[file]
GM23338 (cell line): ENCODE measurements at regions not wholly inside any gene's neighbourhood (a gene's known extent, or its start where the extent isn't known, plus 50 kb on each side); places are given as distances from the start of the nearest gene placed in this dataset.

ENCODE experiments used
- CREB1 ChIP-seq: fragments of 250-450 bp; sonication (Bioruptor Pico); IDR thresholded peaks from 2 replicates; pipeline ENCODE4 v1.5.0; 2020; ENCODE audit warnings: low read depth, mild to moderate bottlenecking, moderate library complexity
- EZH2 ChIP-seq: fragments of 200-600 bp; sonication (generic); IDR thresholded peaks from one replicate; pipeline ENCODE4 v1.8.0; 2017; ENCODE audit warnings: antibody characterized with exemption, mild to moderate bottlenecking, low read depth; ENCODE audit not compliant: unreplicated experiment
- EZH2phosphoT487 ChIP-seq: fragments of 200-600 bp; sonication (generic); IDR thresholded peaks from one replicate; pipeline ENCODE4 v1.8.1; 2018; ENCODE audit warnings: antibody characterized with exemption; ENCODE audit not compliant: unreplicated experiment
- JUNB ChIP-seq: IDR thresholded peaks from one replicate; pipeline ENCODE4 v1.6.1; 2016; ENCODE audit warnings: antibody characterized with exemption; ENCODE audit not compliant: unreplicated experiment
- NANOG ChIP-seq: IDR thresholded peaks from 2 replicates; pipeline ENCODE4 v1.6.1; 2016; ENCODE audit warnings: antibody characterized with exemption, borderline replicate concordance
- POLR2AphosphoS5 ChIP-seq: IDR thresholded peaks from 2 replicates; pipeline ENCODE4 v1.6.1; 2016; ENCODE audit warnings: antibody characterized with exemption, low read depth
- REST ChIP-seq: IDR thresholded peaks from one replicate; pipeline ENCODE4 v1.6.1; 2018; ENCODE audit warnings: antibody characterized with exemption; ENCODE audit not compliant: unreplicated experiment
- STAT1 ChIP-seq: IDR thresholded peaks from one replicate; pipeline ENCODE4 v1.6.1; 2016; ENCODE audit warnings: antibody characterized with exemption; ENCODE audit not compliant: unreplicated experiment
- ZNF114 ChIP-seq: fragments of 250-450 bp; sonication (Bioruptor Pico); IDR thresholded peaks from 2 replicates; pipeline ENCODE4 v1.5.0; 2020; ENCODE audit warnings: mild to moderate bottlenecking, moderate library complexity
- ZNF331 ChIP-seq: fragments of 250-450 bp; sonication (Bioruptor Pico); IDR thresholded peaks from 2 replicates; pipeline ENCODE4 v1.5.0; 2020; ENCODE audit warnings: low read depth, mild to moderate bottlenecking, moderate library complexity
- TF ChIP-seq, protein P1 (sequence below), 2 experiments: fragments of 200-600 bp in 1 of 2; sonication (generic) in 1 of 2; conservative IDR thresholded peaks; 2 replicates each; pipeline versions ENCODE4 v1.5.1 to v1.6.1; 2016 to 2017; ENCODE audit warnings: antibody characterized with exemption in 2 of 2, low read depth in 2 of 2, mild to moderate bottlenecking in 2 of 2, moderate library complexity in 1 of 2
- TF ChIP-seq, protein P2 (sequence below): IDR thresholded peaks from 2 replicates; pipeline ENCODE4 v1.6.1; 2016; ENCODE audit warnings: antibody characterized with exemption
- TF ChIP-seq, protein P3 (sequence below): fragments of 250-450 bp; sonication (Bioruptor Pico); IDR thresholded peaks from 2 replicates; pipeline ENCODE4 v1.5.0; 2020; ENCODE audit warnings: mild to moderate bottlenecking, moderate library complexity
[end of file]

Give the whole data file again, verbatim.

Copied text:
GM23338 (cell line): ENCODE measurements at regions not wholly inside any gene's neighbourhood (a gene's known extent, or its start where the extent isn't known, plus 50 kb on each side); places are given as distances from the start of the nearest gene placed in this dataset.

ENCODE experiments used
- CREB1 ChIP-seq: fragments of 250-450 bp; sonication (Bioruptor Pico); IDR thresholded peaks from 2 replicates; pipeline ENCODE4 v1.5.0; 2020; ENCODE audit warnings: low read depth, mild to moderate bottlenecking, moderate library complexity
- EZH2 ChIP-seq: fragments of 200-600 bp; sonication (generic); IDR thresholded peaks from one replicate; pipeline ENCODE4 v1.8.0; 2017; ENCODE audit warnings: antibody characterized with exemption, mild to moderate bottlenecking, low read depth; ENCODE audit not compliant: unreplicated experiment
- EZH2phosphoT487 ChIP-seq: fragments of 200-600 bp; sonication (generic); IDR thresholded peaks from one replicate; pipeline ENCODE4 v1.8.1; 2018; ENCODE audit warnings: antibody characterized with exemption; ENCODE audit not compliant: unreplicated experiment
- JUNB ChIP-seq: IDR thresholded peaks from one replicate; pipeline ENCODE4 v1.6.1; 2016; ENCODE audit warnings: antibody characterized with exemption; ENCODE audit not compliant: unreplicated experiment
- NANOG ChIP-seq: IDR thresholded peaks from 2 replicates; pipeline ENCODE4 v1.6.1; 2016; ENCODE audit warnings: antibody characterized with exemption, borderline replicate concordance
- POLR2AphosphoS5 ChIP-seq: IDR thresholded peaks from 2 replicates; pipeline ENCODE4 v1.6.1; 2016; ENCODE audit warnings: antibody characterized with exemption, low read depth
- REST ChIP-seq: IDR thresholded peaks from one replicate; pipeline ENCODE4 v1.6.1; 2018; ENCODE audit warnings: antibody characterized with exemption; ENCODE audit not compliant: unreplicated experiment
- STAT1 ChIP-seq: IDR thresholded peaks from one replicate; pipeline ENCODE4 v1.6.1; 2016; ENCODE audit warnings: antibody characterized with exemption; ENCODE audit not compliant: unreplicated experiment
- ZNF114 ChIP-seq: fragments of 250-450 bp; sonication (Bioruptor Pico); IDR thresholded peaks from 2 replicates; pipeline ENCODE4 v1.5.0; 2020; ENCODE audit warnings: mild to moderate bottlenecking, moderate library complexity
- ZNF331 ChIP-seq: fragments of 250-450 bp; sonication (Bioruptor Pico); IDR thresholded peaks from 2 replicates; pipeline ENCODE4 v1.5.0; 2020; ENCODE audit warnings: low read depth, mild to moderate bottlenecking, moderate library complexity
- TF ChIP-seq, protein P1 (sequence below), 2 experiments: fragments of 200-600 bp in 1 of 2; sonication (generic) in 1 of 2; conservative IDR thresholded peaks; 2 replicates each; pipeline versions ENCODE4 v1.5.1 to v1.6.1; 2016 to 2017; ENCODE audit warnings: antibody characterized with exemption in 2 of 2, low read depth in 2 of 2, mild to moderate bottlenecking in 2 of 2, moderate library complexity in 1 of 2
- TF ChIP-seq, protein P2 (sequence below): IDR thresholded peaks from 2 replicates; pipeline ENCODE4 v1.6.1; 2016; ENCODE audit warnings: antibody characterized with exemption
- TF ChIP-seq, protein P3 (sequence below): fragments of 250-450 bp; sonication (Bioruptor Pico); IDR thresholded peaks from 2 replicates; pipeline ENCODE4 v1.5.0; 2020; ENCODE audit warnings: mild to moderate bottlenecking, moderate library complexity